Free as a Jew: A Per­son­al Mem­oir of Nation­al Self-Liberation

  • Review
By – February 2, 2022

Struc­tured the­mat­i­cal­ly rather than chrono­log­i­cal­ly, Free as a Jew tells the sto­ry of Ruth Wisse’s devel­op­ment as a Jew, an intel­lec­tu­al, a schol­ar, an aca­d­e­m­ic, a Zion­ist, and a con­ser­v­a­tive, to name a few of her attrib­ut­es. To each could be added the adjec­tive out­spo­ken.” Under­scor­ing them all is her pas­sion­ate com­mit­ment to the lan­guage and lit­er­a­ture of Yid­dish, most notably expressed in her long aca­d­e­m­ic career that began in Mon­tre­al at McGill Uni­ver­si­ty and cul­mi­nat­ed at Har­vard University.

Wisse starts her mem­oir at the begin­ning, with her birth in Czer­nowitz (then in Roma­nia) in 1936, some of her family’s his­to­ry in the region, and her immi­gra­tion to Cana­da in 1940 with her par­ents and old­er broth­er. Those dates, she empha­sizes, do not make this a Holo­caust mem­oir, although the loss of many fam­i­ly mem­bers made it an indeli­ble part of her life.

Wisse grew up and was edu­cat­ed in Mon­tre­al dur­ing a peri­od when the city was Canada’s cen­ter of Jew­ish life. It was a com­mu­ni­ty that employed the writer A.M. Klein to write speech­es, press releas­es, and essays on behalf of the Cana­di­an Jew­ish com­mu­ni­ty, and where Yid­dish writ­ers includ­ing Itzik Manger, Melekh Rav­itch, and Rokhl Korn were guests in her par­ents’ home. When Wisse began at McGill in 1953, fel­low stu­dents includ­ed Leonard Cohen and Lionel Tiger, and writ­ers such as Morde­cai Rich­ler were gain­ing inter­na­tion­al recognition.

At a time when Yid­dish was not part of any uni­ver­si­ty cur­ricu­lum, it was the Yid­dish poet Avrom Sutzkev­er, whom she first met in Israel, who sug­gest­ed that she pur­sue the study of Yid­dish lit­er­a­ture. She laughed.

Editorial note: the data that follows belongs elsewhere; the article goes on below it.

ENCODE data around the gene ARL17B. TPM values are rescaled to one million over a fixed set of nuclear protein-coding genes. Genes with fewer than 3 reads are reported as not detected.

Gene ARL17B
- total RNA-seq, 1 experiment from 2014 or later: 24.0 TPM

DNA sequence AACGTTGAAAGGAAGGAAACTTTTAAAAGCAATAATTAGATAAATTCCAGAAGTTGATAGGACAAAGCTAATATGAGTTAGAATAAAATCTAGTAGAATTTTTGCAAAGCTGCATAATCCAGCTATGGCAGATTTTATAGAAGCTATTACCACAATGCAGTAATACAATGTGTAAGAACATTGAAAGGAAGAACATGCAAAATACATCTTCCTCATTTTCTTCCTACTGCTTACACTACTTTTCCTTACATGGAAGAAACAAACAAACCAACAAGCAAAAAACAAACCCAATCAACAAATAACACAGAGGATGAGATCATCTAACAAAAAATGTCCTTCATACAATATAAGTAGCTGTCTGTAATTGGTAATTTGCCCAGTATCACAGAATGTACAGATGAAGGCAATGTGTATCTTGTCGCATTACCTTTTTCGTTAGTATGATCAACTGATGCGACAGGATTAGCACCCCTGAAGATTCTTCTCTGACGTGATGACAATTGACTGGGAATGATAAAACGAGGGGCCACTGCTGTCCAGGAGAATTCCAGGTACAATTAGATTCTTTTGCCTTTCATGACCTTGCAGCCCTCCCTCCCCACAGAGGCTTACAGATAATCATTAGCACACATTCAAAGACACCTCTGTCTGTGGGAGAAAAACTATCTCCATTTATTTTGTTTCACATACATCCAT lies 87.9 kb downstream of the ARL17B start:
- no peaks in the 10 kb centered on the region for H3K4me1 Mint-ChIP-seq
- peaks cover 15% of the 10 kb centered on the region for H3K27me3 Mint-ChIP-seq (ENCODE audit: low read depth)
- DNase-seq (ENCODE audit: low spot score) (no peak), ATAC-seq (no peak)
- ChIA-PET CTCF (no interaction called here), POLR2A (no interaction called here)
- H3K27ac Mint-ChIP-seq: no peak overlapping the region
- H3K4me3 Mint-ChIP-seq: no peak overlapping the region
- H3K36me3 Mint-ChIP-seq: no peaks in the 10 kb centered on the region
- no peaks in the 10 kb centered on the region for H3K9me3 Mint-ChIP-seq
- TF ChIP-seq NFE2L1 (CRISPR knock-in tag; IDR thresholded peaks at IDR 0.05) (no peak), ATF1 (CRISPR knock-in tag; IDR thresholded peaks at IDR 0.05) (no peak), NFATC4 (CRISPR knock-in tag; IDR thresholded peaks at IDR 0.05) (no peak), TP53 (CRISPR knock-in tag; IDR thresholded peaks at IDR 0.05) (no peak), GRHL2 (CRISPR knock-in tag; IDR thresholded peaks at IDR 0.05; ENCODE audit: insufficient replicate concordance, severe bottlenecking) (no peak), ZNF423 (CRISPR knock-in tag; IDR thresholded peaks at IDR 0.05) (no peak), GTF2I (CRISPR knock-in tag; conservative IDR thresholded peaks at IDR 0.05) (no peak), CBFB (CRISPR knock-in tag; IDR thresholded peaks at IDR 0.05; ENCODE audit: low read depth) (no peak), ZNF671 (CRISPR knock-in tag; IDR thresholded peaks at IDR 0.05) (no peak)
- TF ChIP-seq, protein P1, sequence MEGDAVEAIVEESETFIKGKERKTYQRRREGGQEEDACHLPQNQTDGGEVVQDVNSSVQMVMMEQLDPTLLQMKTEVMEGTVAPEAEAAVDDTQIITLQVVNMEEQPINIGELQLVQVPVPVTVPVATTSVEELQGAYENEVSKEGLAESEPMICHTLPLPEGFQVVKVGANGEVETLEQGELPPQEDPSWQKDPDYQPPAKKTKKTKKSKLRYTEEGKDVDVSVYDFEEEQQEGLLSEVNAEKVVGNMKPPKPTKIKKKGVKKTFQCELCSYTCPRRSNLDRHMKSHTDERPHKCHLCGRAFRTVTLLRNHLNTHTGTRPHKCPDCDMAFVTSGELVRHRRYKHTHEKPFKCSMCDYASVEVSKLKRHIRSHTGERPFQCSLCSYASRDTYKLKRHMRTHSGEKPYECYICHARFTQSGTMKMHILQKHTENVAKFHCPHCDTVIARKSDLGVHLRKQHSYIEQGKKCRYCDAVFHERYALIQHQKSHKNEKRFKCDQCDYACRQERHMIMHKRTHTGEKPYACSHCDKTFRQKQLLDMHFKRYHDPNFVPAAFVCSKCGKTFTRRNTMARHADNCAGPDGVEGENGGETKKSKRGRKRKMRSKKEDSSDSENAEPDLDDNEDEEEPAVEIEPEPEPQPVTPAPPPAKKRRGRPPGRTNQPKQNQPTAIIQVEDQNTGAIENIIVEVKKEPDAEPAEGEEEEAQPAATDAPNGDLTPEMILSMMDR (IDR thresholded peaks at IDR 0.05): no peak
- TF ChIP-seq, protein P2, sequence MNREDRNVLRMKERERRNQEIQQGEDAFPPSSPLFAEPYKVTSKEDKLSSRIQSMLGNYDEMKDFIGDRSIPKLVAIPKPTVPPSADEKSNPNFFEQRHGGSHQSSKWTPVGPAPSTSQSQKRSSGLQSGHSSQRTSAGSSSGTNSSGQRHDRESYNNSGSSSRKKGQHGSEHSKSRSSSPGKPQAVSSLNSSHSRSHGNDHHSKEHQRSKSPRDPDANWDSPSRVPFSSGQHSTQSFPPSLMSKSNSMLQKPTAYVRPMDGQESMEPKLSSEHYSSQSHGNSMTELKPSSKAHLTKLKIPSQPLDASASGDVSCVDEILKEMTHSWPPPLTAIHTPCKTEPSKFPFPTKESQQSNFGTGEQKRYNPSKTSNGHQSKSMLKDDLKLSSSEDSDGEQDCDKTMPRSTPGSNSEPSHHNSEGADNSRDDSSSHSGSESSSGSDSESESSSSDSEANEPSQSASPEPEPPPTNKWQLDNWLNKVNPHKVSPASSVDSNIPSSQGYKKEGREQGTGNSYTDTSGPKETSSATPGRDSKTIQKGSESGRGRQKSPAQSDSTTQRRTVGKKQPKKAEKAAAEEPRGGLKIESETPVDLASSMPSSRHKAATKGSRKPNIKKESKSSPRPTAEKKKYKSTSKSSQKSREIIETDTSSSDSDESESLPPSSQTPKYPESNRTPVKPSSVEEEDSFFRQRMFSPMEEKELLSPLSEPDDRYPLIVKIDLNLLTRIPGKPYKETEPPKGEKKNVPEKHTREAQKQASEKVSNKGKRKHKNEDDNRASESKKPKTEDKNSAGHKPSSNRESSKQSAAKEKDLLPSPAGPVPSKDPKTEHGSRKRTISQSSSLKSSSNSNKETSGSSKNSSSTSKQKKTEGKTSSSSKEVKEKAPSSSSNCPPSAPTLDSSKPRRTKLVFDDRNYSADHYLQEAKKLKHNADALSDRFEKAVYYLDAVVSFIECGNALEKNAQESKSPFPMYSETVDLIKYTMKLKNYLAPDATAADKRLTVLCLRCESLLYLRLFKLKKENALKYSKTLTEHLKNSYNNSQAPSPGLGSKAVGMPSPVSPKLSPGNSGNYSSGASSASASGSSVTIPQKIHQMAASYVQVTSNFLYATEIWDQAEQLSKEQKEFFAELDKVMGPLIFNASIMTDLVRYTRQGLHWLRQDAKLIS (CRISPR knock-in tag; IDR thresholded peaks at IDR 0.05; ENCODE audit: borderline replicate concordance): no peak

With twists and turns that includ­ed study­ing Yid­dish with Max Wein­re­ich, then his son Uriel at Colum­bia Uni­ver­si­ty, she returned to Mon­tre­al with­out her doctorate.

Even­tu­al­ly she enrolled as a doc­tor­al stu­dent at McGill, lat­er per­suad­ing the Eng­lish depart­ment that she teach a course in Yid­dish lit­er­a­ture. At that time, Rab­bi David Hart­man, who had moved to Mon­tre­al from New York and would have a major impact on Wisse’s Jew­ish life, had begun teach­ing a class on Mai­monides in McGill’s phi­los­o­phy depart­ment, where he had com­plet­ed his PhD. It all led to a pro­gram, and then a depart­ment, in Jew­ish studies.

For Wisse, these were also fam­i­ly years, rais­ing three chil­dren with her hus­band Len. It was, she writes, a won­der­ful life.”

These descrip­tions bare­ly scratch the sur­face of what is a won­der­ful telling of that life. There’s Zion­ism, the Sovi­et Jew­ry move­ment, writ­ing for Com­men­tary, the Cold War, fem­i­nism, Que­bec sep­a­ratism, oppo­si­tion to the Oslo Accords, how to com­mem­o­rate the Holo­caust — all issues to which she brings her inde­pen­dent, often con­tro­ver­sial, view­point. Like­wise, there are friend­ships and encoun­ters with Isaac Bashe­vis Singer, Nor­man Pod­horetz, Cyn­thia Ozick, and oth­ers. Through it all was what she sees as the grow­ing illib­er­al­ism” of lib­er­al­ism, and with it her increas­ing­ly con­ser­v­a­tive outlook.

The book would have ben­e­fit­ed from an index and more care­ful copy­edit­ing; hope­ful­ly, these omis­sions will be cor­rect­ed in a sec­ond edi­tion. Over­all, Free as a Jew is a stim­u­lat­ing, thought-pro­vok­ing — and enter­tain­ing — life story.

Gila Wertheimer is Asso­ciate Edi­tor of the Chica­go Jew­ish Star. She is an award-win­ning jour­nal­ist who has been review­ing books for 35 years.

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